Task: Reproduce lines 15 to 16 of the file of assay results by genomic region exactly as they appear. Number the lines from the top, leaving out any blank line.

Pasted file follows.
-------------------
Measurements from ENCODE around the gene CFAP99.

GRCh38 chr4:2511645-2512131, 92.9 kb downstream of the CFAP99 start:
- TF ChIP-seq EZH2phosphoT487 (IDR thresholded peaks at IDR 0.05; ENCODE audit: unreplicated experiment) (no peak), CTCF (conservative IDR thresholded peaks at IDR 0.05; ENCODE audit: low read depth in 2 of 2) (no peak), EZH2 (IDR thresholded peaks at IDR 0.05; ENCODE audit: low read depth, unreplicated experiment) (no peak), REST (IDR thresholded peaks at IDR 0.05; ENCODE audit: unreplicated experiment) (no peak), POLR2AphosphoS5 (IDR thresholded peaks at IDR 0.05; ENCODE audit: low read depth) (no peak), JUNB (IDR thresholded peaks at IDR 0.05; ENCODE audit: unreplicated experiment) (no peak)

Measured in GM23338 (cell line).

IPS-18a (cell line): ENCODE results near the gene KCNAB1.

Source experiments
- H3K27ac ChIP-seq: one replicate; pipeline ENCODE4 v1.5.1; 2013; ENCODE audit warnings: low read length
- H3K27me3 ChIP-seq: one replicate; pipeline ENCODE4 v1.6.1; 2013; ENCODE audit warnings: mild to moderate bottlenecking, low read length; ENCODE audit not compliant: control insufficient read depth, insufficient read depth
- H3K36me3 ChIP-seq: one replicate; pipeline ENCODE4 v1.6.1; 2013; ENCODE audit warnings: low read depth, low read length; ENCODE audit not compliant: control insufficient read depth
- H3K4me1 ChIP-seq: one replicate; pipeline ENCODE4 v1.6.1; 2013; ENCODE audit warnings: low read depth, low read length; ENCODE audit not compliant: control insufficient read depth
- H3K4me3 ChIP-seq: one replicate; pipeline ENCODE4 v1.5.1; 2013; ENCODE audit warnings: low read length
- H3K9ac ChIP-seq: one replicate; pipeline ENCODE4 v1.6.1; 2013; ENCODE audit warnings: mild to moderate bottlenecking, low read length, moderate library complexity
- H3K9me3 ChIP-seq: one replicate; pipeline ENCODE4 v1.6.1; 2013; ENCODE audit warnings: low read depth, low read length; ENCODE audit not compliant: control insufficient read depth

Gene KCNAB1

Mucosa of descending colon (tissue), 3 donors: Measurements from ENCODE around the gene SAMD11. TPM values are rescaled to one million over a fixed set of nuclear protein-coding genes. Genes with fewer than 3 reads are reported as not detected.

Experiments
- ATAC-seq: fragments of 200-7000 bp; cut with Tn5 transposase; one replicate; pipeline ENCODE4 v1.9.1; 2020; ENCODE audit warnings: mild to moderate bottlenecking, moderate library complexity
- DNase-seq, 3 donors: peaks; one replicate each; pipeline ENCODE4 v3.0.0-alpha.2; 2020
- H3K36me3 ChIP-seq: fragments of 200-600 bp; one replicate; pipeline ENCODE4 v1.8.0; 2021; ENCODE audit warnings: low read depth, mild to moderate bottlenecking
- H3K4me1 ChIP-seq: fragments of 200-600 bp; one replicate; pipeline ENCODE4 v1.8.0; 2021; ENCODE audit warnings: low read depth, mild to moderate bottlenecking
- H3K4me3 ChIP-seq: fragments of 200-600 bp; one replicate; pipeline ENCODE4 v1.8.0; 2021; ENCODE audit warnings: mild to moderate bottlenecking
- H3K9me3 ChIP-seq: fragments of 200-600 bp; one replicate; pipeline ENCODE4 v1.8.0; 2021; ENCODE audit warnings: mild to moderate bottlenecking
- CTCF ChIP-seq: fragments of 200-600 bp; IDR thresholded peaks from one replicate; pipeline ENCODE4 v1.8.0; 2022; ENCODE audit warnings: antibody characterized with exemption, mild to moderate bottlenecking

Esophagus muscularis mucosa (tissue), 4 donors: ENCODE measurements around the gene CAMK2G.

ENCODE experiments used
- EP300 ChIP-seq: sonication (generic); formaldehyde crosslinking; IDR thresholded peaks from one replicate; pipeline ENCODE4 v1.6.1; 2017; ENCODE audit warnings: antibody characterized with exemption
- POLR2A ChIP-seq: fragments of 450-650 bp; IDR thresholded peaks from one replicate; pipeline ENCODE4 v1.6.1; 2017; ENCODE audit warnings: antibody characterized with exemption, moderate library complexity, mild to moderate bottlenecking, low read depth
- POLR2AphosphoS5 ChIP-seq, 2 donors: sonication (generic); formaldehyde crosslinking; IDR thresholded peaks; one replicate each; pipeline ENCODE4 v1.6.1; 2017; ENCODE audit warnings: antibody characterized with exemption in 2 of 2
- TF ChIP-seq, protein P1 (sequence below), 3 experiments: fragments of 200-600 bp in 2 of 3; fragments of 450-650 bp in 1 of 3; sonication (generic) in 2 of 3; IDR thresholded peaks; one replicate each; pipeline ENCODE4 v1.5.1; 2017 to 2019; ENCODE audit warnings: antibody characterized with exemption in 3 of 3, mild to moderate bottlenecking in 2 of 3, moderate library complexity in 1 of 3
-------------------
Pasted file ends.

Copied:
Mucosa of descending colon (tissue), 3 donors: Measurements from ENCODE around the gene SAMD11. TPM values are rescaled to one million over a fixed set of nuclear protein-coding genes. Genes with fewer than 3 reads are reported as not detected.

Experiments